MH370: Seven checkpoints to find the truth

KUALA LUMPUR - The international team investigating the disappearance of Flight MH370 scrutinised seven areas to identify the likely causes during its year-long probe.

It started out by looking at the airworthiness and maintenance schedule of the Boeing 777-200, which had passed every annual Certificate of Airworthiness test mandated by the Department of Civil Aviation (DCA) since it was issued in 2002.

According to the interim statement, the plane with the serial number 28420 underwent its last test on May 15, 2013, and a torn left flaperon inboard seal was found to be the only problem.

The aircraft had also undergone several major repairs for its wing tips during minor accidents in 2012.

Next, the team looked at Air Traffic Control (ATC) transcripts from 1.19am on March 7 to 6.32am on March 8.

The statement noted that a total of five hours and 13 minutes passed between the last communication from MH370 with the ground and the first message triggering the "Distress Phase".

The transcripts showed conversations between the ATC centres in Kuala Lumpur and Ho Chi Minh after MH370 vanished from radar as it passed Malaysian air space into Vietnam.

It said the confusion started when the MAS Operations Centre said MH370 was still exchanging signals with the Flight Explorer tracking system and that it was "somewhere over Cambodia". Three hours later, MAS admitted that the information from the flight tracker was based on projections and was not reliable.

The investigators also scrutinised cargo onboard the flight, with close attention to the lithium ion (Li-ion) batteries and the shipment of mangosteens, which made up the bulk of the cargo on the plane.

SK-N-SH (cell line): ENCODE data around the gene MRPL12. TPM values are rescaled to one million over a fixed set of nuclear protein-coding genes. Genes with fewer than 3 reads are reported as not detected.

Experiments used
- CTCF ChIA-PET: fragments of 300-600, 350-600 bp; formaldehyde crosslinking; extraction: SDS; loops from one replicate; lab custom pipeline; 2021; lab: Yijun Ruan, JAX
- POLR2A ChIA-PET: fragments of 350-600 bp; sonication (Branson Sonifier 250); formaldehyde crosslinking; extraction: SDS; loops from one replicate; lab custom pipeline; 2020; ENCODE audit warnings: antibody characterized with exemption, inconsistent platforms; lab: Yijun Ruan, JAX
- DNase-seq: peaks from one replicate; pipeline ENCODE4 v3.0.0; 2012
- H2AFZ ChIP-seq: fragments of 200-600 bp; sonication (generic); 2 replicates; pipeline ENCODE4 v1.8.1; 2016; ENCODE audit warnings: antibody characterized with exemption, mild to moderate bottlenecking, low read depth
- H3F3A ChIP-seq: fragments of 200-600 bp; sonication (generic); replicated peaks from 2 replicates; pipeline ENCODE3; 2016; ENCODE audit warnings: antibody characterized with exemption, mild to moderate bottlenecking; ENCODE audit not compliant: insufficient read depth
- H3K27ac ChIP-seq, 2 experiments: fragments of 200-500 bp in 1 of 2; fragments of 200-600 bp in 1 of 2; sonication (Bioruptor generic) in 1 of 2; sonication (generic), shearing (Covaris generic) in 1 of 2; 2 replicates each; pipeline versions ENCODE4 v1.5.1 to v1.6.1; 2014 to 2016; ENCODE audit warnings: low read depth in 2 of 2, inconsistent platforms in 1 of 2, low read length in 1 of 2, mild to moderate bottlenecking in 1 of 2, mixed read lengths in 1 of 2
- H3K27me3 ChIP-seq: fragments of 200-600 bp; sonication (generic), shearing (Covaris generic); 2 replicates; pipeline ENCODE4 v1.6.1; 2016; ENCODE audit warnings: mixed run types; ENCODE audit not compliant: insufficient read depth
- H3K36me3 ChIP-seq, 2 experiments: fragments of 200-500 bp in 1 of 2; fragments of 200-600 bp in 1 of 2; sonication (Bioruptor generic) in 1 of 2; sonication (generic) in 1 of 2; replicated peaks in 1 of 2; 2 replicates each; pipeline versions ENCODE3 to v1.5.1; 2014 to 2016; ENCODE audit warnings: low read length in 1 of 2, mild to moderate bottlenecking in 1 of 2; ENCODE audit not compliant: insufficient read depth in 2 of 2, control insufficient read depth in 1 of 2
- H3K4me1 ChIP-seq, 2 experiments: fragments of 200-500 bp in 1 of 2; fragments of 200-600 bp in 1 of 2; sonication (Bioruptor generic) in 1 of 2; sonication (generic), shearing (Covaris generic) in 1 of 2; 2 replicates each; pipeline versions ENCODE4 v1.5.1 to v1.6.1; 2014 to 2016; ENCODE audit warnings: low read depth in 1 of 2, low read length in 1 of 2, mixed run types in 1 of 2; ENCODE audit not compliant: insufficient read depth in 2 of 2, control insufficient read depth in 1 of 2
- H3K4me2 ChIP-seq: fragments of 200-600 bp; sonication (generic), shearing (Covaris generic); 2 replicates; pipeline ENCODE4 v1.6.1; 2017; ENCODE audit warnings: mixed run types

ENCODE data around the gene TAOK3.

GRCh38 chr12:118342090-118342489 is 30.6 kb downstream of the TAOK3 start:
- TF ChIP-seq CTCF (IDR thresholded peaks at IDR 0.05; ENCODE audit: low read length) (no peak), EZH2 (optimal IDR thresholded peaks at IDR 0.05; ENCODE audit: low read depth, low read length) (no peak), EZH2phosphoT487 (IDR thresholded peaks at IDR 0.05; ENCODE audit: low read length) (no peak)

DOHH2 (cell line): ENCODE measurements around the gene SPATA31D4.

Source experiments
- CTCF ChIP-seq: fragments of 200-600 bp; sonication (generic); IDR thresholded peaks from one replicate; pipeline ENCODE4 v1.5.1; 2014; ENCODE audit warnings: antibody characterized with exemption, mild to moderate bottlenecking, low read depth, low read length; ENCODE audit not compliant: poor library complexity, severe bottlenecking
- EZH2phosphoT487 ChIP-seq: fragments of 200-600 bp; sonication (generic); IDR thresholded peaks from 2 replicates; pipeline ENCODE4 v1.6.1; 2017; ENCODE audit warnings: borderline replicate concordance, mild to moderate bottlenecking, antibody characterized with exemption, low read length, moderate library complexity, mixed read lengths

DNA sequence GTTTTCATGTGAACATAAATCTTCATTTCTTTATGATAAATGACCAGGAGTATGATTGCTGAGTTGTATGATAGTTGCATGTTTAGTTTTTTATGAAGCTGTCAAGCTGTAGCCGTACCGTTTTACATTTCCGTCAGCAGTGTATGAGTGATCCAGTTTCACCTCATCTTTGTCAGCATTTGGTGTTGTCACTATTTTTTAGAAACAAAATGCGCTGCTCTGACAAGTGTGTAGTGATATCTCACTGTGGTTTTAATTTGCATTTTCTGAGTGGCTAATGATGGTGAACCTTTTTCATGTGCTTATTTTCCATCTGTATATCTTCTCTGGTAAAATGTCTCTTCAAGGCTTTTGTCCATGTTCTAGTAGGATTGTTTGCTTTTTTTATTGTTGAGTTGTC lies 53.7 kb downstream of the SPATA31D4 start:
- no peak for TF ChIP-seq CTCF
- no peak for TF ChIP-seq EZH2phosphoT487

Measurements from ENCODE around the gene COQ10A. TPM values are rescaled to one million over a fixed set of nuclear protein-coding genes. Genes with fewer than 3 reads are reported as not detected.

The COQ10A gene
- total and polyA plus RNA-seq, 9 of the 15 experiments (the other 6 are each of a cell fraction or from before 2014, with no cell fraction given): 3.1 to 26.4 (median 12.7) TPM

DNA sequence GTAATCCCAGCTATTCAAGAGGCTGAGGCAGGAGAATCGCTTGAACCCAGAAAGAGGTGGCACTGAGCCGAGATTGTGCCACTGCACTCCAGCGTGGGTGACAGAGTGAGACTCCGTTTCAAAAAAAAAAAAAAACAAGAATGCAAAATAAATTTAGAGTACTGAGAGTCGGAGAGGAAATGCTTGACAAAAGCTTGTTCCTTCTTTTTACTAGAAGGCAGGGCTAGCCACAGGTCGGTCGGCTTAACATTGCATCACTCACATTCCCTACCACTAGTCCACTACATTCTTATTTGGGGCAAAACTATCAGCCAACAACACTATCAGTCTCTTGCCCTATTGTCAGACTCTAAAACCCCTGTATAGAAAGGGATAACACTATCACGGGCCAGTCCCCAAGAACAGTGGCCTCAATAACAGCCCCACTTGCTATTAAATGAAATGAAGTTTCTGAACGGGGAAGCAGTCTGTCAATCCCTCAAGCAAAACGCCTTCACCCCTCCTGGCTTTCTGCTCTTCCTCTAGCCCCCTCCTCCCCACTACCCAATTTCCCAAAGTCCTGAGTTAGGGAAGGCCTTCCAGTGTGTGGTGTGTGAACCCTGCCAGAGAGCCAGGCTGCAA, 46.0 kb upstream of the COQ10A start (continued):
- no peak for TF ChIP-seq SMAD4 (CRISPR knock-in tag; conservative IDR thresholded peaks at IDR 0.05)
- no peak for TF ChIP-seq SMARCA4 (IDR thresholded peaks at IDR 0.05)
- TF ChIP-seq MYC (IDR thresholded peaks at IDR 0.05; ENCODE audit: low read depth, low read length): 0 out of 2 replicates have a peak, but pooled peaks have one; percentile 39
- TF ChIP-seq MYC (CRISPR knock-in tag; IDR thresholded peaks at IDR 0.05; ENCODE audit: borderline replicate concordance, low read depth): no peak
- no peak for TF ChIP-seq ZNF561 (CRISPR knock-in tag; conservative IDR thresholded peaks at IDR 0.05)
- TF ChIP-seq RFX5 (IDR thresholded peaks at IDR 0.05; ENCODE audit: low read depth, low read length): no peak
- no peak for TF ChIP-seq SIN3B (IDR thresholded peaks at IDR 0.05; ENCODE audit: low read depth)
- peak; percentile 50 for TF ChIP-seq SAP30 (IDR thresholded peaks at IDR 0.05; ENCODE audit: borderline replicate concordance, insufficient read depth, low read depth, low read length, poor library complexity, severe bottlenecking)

The statement said the 221kg of batteries did not go through security checks but they were not regulated as "dangerous goods" because the packing adhered to International Civil Aviation Organisation (ICAO) guidelines.

The statement also included military radar data that tracked the diversion of the aircraft near waypoint IGARI over the South China Sea and that it was last tracked at waypoint MEKAR, between Sumatra and Penang, at about 2.22am.

Finally, the report looked at the seven "handshakes" made by the plane's satellite communications (Satcom) system and Ground Earth Station (GES), which led investigators to search in the southern Indian Ocean.

It said two out of the seven handshakes were initiated by MH370 but did not include the plane's flight ID.

The report also included the organisational and management information of the DCA and Malaysia Airlines.


Airworthiness & Maintenance and Aircraft Systems

ATC operations from 1719 to 2232 UTC on March 7, 2014 (1.19am to 6.32am Malaysian time on March 8, 2014)

Cargo consignment

Crew Profile

Diversion from Filed Flight Plan Route

Organisational and Management Information of DCA and MAS

Satellite Communications